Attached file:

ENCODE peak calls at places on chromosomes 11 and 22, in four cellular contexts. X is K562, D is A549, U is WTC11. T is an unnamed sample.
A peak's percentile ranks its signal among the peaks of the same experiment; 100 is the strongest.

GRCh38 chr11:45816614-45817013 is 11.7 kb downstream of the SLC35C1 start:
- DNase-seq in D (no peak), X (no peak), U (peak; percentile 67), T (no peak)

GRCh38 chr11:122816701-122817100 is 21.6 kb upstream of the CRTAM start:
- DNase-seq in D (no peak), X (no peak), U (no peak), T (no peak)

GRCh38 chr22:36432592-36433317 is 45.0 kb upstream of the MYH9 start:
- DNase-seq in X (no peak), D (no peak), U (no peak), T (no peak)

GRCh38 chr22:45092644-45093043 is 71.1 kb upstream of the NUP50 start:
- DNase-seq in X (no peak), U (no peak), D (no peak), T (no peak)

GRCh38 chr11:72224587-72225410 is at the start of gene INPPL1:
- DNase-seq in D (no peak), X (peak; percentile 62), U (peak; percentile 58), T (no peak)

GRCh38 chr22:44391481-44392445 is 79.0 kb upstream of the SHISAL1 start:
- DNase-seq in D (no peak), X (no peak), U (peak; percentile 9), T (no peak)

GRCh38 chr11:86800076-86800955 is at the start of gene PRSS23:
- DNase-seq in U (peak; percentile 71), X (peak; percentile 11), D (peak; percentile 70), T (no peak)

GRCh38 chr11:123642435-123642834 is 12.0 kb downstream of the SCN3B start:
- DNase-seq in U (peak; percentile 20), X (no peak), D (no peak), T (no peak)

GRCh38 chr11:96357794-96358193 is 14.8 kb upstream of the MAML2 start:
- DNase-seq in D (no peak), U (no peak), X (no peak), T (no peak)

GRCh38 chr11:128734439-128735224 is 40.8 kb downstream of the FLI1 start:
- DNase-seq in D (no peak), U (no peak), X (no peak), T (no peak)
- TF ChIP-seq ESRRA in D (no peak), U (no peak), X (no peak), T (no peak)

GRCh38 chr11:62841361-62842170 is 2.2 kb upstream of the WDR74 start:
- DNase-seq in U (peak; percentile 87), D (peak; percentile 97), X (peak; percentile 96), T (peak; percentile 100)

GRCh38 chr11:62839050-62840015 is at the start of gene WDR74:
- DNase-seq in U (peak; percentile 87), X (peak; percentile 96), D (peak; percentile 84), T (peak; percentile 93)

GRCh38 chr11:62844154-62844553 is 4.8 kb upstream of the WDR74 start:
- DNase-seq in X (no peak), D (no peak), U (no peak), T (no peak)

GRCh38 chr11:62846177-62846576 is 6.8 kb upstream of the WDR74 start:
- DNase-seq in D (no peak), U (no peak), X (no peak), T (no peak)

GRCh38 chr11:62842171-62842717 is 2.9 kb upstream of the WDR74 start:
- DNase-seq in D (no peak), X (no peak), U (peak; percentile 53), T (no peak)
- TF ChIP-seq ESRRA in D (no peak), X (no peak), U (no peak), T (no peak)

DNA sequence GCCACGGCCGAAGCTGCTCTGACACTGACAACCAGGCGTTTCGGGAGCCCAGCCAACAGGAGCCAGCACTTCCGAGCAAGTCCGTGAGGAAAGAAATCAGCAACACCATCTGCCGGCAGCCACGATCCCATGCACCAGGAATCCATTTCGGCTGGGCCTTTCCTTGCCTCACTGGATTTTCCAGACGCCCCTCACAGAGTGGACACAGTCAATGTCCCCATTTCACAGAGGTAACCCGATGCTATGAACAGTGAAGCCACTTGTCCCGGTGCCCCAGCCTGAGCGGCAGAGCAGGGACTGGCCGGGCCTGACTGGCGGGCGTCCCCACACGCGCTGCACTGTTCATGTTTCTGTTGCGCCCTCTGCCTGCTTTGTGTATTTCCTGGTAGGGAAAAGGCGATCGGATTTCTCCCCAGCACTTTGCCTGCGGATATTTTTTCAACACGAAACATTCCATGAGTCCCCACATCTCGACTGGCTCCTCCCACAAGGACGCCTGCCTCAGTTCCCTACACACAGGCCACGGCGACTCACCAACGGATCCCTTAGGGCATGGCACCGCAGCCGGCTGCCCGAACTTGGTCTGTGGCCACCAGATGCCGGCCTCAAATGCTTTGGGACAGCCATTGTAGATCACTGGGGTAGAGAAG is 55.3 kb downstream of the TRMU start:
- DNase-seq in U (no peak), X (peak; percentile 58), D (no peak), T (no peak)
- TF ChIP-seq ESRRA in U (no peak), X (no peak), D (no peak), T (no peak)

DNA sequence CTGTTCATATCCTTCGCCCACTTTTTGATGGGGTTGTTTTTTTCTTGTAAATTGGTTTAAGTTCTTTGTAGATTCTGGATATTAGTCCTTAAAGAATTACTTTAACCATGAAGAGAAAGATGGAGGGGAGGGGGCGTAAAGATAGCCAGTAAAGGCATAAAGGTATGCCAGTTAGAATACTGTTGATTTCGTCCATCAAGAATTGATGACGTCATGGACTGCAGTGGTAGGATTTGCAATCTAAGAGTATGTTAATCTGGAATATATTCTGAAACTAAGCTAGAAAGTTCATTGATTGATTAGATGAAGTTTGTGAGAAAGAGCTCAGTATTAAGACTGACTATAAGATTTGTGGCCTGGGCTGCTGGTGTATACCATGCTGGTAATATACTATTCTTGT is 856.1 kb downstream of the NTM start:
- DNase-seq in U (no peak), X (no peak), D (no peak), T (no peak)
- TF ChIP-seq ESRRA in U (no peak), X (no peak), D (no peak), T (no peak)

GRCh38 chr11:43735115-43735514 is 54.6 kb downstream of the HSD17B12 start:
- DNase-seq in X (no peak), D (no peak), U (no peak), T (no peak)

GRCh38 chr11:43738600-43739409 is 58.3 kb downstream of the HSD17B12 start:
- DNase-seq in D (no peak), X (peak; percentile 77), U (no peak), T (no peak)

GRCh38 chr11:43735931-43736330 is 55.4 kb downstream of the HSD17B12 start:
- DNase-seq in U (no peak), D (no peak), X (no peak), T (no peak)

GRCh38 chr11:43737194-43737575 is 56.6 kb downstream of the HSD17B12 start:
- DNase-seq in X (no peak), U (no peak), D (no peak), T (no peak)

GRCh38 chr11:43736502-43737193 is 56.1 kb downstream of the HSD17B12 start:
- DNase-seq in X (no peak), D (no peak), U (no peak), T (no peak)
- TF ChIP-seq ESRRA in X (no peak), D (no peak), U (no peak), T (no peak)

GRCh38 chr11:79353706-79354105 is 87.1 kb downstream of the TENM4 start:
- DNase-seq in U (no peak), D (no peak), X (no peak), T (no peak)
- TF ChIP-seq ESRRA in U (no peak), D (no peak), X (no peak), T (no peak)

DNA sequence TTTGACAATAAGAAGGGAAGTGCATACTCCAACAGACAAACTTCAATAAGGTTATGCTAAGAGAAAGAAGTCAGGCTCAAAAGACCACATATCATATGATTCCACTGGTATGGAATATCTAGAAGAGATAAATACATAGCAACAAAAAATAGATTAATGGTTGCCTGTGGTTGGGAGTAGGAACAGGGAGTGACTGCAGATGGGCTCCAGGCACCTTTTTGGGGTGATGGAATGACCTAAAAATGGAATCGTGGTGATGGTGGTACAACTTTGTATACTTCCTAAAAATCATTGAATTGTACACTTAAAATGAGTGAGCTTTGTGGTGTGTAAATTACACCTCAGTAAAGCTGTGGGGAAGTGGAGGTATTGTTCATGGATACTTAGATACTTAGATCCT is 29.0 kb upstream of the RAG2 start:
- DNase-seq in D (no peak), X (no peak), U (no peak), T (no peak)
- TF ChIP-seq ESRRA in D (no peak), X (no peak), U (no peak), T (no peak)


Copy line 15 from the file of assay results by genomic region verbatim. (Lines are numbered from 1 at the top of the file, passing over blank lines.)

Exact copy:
GRCh38 chr11:86800076-86800955 is at the start of gene PRSS23: